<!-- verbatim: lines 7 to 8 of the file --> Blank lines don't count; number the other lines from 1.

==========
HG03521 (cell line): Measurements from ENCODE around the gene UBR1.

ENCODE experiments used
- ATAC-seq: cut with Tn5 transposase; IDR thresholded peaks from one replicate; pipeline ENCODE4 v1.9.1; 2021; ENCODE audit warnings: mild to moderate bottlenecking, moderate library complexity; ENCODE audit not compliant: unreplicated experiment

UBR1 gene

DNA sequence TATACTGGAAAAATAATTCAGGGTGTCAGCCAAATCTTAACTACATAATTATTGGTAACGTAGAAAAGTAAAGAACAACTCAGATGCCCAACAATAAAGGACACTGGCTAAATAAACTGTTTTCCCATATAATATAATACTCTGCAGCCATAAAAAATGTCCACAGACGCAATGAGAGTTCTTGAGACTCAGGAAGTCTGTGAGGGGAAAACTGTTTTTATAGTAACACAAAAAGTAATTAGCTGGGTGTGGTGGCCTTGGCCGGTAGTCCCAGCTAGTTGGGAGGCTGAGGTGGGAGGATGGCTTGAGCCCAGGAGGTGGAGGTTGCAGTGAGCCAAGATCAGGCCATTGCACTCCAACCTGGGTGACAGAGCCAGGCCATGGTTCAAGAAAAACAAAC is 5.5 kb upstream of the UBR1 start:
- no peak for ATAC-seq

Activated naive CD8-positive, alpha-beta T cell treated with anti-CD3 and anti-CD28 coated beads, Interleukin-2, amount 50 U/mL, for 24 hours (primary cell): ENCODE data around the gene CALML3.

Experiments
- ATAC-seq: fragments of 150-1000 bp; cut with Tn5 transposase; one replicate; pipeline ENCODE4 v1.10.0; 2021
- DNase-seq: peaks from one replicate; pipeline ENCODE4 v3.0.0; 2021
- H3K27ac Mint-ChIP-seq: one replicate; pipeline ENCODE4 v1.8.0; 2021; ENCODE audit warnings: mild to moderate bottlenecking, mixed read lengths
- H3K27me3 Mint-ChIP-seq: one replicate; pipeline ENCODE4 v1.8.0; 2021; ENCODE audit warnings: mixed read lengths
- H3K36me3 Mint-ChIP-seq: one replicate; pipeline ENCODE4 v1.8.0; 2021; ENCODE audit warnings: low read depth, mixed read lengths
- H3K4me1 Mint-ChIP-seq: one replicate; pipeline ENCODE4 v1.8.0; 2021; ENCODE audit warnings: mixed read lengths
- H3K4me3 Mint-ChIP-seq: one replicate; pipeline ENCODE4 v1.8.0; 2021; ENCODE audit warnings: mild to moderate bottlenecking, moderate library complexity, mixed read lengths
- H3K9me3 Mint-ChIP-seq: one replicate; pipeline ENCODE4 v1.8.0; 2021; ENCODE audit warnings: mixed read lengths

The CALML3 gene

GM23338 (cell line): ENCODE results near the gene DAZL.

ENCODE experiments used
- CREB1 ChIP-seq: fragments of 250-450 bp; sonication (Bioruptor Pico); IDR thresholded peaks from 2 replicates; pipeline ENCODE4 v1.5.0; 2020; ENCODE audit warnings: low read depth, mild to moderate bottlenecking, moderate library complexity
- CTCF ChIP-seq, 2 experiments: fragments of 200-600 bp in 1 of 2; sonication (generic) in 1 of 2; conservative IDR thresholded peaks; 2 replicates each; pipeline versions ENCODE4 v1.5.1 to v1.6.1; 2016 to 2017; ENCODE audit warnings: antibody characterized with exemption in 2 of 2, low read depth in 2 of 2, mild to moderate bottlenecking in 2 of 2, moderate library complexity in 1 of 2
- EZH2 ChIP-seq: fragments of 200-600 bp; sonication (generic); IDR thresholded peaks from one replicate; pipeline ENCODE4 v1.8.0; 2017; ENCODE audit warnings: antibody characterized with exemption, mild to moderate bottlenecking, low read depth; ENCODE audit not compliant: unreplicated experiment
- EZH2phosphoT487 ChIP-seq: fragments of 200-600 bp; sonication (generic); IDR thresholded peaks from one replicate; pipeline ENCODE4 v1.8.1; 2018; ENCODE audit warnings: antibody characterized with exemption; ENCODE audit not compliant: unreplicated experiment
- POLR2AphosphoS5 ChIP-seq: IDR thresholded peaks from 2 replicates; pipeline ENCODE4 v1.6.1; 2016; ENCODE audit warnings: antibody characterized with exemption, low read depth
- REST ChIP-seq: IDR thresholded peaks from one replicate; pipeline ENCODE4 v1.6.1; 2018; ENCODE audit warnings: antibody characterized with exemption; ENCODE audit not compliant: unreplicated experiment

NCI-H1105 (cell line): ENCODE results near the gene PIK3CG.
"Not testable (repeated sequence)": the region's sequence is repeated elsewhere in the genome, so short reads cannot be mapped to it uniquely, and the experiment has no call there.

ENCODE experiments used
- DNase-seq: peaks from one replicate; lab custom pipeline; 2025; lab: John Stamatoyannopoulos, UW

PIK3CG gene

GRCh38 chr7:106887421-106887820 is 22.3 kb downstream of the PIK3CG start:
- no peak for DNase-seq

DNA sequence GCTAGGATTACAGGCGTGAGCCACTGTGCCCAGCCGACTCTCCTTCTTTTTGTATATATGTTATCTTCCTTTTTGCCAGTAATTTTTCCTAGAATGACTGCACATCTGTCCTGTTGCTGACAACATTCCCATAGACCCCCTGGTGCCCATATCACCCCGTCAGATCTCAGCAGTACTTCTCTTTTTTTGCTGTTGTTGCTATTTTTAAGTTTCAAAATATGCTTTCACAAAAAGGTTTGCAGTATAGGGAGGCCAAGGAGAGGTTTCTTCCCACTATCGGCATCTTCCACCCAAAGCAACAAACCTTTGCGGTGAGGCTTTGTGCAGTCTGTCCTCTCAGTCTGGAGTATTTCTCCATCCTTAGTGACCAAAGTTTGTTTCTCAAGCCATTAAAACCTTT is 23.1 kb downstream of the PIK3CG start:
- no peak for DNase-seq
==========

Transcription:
Activated naive CD8-positive, alpha-beta T cell treated with anti-CD3 and anti-CD28 coated beads, Interleukin-2, amount 50 U/mL, for 24 hours (primary cell): ENCODE data around the gene CALML3.

Experiments